Does the teddy bear sign predict psychogenic nonepileptic seizures?

Mackenzie C. Cervenka, Ronald Lesser, Tung T. Tran, Taryn Fortuné, Deivasumathy Muthugovindan, Diana L. Miglioretti

Research output: Contribution to journalArticlepeer-review

5 Scopus citations


This study evaluated whether adults and older teenagers who bring toy stuffed animals to an epilepsy monitoring unit (EMU), i.e., the "teddy bear sign," were more likely to be diagnosed to have psychogenic nonepileptic seizures (PNES) than to have epilepsy. We prospectively evaluated 335 patients, aged 15. years and older, admitted to our EMU over a 19-month period, assessing age at seizure onset, duration of seizures, gender, seizure diagnosis, presence of intellectual disabilities, presence of psychiatric illness, and possession of a toy stuffed animal in the EMU. Among all ages, patients who brought toy stuffed animals were not more likely to have PNES or both PNES and epilepsy than to have epilepsy alone. For those 18 and over, there was a significant difference but only after adjusting for all other patient characteristics, and absolute differences were small. Patients 18 and older with stuffed animals had a 3.21 (95% confidence interval = 1.58, 8.90) times greater odds of being diagnosed to have PNES or both PNES and epilepsy than to have epilepsy alone after adjusting for other patient characteristics (p = 0.022). We conclude that patient possession of toy stuffed animals in the EMU is not a reliable sign of PNES.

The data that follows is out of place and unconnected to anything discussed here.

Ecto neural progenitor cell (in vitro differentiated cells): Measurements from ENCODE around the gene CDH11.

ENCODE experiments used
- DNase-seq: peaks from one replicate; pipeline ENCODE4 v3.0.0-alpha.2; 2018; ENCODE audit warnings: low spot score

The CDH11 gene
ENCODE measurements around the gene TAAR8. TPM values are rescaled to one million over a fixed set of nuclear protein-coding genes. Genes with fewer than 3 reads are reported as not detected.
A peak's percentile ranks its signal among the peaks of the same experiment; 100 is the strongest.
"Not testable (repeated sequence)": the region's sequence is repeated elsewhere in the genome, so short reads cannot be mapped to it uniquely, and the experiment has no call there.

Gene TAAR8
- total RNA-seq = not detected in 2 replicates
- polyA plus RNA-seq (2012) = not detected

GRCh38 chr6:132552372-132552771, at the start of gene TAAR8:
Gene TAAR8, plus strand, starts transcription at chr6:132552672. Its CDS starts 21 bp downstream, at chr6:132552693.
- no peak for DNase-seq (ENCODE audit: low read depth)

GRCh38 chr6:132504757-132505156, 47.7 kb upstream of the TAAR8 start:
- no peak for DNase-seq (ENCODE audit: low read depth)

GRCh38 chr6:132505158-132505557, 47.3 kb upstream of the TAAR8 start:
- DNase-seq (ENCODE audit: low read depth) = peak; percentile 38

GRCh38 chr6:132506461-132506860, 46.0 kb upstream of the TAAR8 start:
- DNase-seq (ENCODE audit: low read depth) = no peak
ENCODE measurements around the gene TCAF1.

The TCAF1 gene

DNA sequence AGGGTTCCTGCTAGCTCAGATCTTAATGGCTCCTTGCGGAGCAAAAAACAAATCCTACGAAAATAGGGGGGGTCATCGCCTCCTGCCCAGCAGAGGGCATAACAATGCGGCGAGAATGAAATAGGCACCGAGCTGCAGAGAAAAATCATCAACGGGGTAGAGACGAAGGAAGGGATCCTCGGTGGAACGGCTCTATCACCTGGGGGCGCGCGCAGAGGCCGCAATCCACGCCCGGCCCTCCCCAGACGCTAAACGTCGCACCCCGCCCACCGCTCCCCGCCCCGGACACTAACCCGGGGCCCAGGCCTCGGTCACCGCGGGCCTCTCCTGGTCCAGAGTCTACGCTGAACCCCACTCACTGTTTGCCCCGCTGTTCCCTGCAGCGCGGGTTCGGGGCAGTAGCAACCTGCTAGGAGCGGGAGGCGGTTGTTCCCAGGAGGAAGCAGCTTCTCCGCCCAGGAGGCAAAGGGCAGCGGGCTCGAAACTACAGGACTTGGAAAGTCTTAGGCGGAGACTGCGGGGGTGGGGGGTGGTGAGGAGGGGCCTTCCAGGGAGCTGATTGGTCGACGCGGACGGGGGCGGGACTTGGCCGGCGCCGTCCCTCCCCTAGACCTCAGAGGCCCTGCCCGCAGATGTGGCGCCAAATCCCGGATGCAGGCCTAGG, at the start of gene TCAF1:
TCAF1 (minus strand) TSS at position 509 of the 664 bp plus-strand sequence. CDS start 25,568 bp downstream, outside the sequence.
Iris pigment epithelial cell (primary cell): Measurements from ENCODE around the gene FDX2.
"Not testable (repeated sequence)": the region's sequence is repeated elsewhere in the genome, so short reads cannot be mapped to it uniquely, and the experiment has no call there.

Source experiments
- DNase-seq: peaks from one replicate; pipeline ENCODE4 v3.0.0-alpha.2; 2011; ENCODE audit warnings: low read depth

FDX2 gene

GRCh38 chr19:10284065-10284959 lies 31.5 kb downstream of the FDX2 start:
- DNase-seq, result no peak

Original languageEnglish (US)
Pages (from-to)217-220
Number of pages4
JournalEpilepsy and Behavior
Issue number2
StatePublished - 2013


  • Epilepsy monitoring
  • Psychogenic nonepileptic seizures
  • Seizure
  • Stuffed animal
  • Teddy bear sign
  • Transitional object

ASJC Scopus subject areas

  • Neurology
  • Clinical Neurology
  • Behavioral Neuroscience


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